Let Dads Be Dads

There are certain things we don’t do; things we can’t do; things we are no good at doing. We, moms, that is. Let’s be honest, we can’t be all things to our children. That’s where dads come in.

Luckily, many of my weaknesses in parenting are my husband’s strengths. Take the jungle gym or anything at the playground taller than me. In theory, I want my daughters to swing, leap and climb. I want them to learn that falling is part of life, as is getting back up.

Despite my wishes, I make excuses for why the kids can’t go on certain things at the playground or hurry us out as we conveniently run out of time. I blame my fear; my concern for their safety overtakes everything else. Thankfully, my husband has no such fear. When the girls are at the playground with him, they swing like monkeys, slide down poles, and race across rope bridges. And they are safe with him, no doubt. When they do fall, he is there to catch them or hold them while they cry. But they are also experiencing the adventure and courageousness I want for them.

Besides being a playground maverick, as a husband and father, the man has mad skills. He can distract my toddler in the middle of a morning meltdown so she forgets it entirely as she gets out the door to drop off. He can make my baby smile just by walking in the room. He can unpack a suitcase or pack up a house in record time. He shakes a mean cocktail and brews the best coffee I’ve ever tasted. Larry can fill out our tax returns. He can neaten up the house for company in no time. And that is just the short list.

Then there are the shortcomings of Dads. The main one: they are not Moms. They do things in their own time, their own way. The charming Lee Woodruff in her excellent book, Perfectly Imperfect, calls it “husband time.” When she was an overwhelmed new Mom, Woodruff’s husband calmed her down by asking her to make a list for him of items that needed doing. The only setback: she had to prepare herself for the fact that men have their own clocks and that such tasks will get done according to their timetables, not hers.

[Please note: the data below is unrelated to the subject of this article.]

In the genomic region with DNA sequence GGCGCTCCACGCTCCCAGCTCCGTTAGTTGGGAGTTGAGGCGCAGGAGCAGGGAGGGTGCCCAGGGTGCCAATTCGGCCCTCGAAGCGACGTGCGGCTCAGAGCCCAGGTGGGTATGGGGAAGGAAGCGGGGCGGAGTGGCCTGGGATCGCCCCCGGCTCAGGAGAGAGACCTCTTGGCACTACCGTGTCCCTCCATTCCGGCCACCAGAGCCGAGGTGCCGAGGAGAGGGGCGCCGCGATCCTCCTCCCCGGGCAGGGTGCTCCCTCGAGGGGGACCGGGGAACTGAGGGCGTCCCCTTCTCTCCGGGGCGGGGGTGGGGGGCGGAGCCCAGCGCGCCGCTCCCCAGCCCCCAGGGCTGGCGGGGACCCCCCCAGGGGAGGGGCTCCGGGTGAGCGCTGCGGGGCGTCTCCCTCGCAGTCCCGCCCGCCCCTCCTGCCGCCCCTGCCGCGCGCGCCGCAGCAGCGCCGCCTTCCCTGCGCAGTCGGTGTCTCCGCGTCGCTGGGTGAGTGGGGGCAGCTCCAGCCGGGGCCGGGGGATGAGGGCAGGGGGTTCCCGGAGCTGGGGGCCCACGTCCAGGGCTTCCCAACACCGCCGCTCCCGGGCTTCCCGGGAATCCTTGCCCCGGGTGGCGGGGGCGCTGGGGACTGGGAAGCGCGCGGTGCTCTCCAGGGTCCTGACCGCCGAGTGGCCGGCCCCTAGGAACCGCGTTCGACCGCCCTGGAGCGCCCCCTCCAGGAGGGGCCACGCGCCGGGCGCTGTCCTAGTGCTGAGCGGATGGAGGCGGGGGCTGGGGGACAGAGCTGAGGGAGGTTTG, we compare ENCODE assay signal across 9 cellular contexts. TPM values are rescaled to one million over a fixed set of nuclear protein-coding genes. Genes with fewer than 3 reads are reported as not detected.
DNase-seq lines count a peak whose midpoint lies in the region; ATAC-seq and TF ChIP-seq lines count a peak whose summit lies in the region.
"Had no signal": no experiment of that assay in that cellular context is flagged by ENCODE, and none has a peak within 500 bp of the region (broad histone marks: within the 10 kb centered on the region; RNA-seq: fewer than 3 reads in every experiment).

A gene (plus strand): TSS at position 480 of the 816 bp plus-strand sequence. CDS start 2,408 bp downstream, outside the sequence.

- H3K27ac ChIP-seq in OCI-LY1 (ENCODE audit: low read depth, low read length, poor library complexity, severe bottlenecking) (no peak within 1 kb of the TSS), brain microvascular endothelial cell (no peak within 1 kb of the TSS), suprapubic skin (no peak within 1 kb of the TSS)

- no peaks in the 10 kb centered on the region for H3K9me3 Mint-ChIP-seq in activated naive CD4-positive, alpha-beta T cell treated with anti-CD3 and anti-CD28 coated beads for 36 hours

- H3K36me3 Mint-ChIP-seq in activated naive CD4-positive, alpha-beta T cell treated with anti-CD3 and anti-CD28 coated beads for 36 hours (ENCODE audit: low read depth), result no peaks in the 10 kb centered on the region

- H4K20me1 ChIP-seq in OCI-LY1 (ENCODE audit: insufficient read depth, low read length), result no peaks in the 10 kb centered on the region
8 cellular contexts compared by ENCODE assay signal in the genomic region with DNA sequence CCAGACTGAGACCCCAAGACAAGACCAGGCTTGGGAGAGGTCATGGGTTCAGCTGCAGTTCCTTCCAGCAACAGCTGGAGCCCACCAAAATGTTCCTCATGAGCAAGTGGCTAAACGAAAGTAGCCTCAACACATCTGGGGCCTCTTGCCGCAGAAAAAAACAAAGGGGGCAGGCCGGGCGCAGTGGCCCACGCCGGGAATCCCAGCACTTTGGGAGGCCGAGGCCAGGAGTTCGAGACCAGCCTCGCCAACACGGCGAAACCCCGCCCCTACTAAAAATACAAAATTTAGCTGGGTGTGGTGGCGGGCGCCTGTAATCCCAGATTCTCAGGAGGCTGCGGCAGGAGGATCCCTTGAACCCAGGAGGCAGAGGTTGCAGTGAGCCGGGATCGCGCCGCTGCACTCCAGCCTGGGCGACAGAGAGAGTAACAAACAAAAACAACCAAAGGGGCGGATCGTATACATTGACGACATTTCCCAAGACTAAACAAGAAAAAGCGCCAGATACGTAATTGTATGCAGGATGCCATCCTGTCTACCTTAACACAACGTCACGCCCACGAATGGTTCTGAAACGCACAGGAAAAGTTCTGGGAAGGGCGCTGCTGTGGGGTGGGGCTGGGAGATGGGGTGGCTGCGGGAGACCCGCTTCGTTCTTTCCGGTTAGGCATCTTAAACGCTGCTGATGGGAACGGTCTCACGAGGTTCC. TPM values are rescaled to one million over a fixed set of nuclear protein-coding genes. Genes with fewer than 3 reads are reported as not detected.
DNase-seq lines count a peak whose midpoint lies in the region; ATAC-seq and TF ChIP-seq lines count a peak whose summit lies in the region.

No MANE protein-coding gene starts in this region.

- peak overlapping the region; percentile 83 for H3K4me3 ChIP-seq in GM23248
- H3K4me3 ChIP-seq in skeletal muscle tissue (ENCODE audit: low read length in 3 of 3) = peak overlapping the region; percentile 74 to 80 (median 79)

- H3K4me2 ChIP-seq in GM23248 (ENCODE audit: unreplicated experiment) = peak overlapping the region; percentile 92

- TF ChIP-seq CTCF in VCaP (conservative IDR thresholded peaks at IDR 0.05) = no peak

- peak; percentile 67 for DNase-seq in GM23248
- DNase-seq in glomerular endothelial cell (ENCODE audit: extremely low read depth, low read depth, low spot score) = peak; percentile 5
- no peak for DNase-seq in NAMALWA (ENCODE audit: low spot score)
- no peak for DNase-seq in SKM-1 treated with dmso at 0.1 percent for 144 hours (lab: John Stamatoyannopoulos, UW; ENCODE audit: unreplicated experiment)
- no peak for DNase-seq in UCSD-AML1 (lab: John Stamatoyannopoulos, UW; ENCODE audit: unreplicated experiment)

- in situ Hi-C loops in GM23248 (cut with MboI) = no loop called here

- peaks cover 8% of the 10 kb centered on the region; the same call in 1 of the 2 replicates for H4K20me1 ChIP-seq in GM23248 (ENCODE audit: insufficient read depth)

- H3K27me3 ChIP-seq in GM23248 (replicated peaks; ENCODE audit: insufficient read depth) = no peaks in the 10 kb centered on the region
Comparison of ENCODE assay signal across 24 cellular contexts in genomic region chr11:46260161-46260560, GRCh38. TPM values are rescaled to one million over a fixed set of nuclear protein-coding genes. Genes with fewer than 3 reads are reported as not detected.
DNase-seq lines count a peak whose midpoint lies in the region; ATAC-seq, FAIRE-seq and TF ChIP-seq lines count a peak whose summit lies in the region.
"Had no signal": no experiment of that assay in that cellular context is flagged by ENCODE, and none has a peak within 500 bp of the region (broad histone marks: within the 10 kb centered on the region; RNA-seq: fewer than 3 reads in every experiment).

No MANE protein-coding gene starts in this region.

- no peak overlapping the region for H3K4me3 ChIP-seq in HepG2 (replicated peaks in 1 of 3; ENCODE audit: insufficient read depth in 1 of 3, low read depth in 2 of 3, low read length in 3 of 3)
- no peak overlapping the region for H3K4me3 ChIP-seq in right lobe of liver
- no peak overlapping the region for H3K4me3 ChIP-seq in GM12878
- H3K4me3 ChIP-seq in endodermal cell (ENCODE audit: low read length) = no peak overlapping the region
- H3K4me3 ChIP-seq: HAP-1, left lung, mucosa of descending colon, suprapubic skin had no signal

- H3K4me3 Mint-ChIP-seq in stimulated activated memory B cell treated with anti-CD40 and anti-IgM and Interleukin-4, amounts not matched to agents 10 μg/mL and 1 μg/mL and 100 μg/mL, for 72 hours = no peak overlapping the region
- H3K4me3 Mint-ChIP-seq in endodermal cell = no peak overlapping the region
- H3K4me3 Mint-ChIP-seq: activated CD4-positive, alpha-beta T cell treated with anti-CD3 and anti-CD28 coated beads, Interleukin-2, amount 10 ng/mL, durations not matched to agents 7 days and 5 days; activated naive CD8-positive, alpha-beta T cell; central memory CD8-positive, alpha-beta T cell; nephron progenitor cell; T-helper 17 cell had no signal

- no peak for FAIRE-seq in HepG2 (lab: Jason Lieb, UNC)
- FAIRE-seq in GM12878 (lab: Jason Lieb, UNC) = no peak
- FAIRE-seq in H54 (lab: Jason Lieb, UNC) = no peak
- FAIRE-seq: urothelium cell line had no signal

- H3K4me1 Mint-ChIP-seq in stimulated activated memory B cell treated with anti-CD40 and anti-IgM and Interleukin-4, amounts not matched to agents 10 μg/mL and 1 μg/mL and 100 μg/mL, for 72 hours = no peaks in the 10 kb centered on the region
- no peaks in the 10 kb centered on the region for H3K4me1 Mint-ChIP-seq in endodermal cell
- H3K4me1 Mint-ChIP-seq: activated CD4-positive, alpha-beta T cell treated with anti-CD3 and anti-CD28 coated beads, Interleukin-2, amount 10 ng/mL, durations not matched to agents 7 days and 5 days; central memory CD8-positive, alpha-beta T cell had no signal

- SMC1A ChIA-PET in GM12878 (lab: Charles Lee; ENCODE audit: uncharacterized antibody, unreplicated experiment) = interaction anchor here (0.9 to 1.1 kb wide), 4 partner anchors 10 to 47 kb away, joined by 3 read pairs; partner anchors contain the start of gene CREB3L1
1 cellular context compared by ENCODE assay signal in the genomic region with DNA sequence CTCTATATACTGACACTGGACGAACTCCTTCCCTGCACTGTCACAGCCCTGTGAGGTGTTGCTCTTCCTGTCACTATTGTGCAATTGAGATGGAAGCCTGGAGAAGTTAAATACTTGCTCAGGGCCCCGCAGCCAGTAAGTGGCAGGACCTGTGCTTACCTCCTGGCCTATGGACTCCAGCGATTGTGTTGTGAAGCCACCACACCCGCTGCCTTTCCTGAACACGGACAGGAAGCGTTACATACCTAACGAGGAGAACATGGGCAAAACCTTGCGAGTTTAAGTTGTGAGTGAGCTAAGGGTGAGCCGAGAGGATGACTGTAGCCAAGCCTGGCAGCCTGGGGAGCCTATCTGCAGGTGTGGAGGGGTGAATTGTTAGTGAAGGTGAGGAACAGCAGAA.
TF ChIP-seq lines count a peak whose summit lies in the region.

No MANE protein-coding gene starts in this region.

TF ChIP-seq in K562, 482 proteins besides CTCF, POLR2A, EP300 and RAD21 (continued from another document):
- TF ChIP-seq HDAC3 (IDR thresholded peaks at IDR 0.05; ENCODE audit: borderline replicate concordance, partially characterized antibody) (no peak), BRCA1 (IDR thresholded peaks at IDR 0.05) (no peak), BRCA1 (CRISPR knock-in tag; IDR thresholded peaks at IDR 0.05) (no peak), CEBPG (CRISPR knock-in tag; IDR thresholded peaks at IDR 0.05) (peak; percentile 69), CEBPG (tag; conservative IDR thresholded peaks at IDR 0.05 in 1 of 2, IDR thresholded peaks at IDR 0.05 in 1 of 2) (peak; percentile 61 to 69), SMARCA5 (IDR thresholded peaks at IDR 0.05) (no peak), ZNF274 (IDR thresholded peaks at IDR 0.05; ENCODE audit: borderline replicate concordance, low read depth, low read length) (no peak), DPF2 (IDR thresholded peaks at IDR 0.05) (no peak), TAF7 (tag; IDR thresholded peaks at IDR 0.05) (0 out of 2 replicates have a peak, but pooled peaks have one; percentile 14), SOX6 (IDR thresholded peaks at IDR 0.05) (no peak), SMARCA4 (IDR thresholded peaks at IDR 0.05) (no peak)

I remember coming through the door one Saturday after yoga class to find my girls in mismatched clothing, having consumed large amounts of sugary snacks and covered in sudsy bubbles they had been blowing in the house. I got in the shower annoyed, but after a moment remembered that they were giggling and having fun. Dads just have a different way of doing things. And I realized I needed to accept that as I focused on the bottom line: however he took care of them, he did, in fact, take care of them so I could go to yoga.

Kristin van Ogtrop, working mother of three, in her hilarious book, Just Let Me Lie Down, writes about vacillating between wanting to do everything herself and being furious that no one is helping her out. Kristin hits the nail on the head, as I think all Moms feel this at some point. The problem is if we want to do everything ourselves, guess what? We end up doing everything ourselves and there is no time for us. No yoga, no girls’ nights, no manicures, no magazine reading. Nothing. Result: we must ask our husbands to do things and share the burden. But there’s the trap: they don’t do them like we do, so we get annoyed. But what we really need is to be thankful for the help. And if we take a step back, we will even be thankful that they are different from us.

I once read that moms show a child how to make chocolate chip cookies and Dads show her how to dunk them in milk. Let’s be thankful for this division of labor and for the different sensibilities each offers. So as we celebrate the dads in our life this Father’s Day, take a minute to rejoice that they are what we are not. That they are not us; that they do things in their own way. Let dads be dads. Our kids are richer for it. And still swinging from the jungle gym.


Image via Flickr User Sarah Ross Photography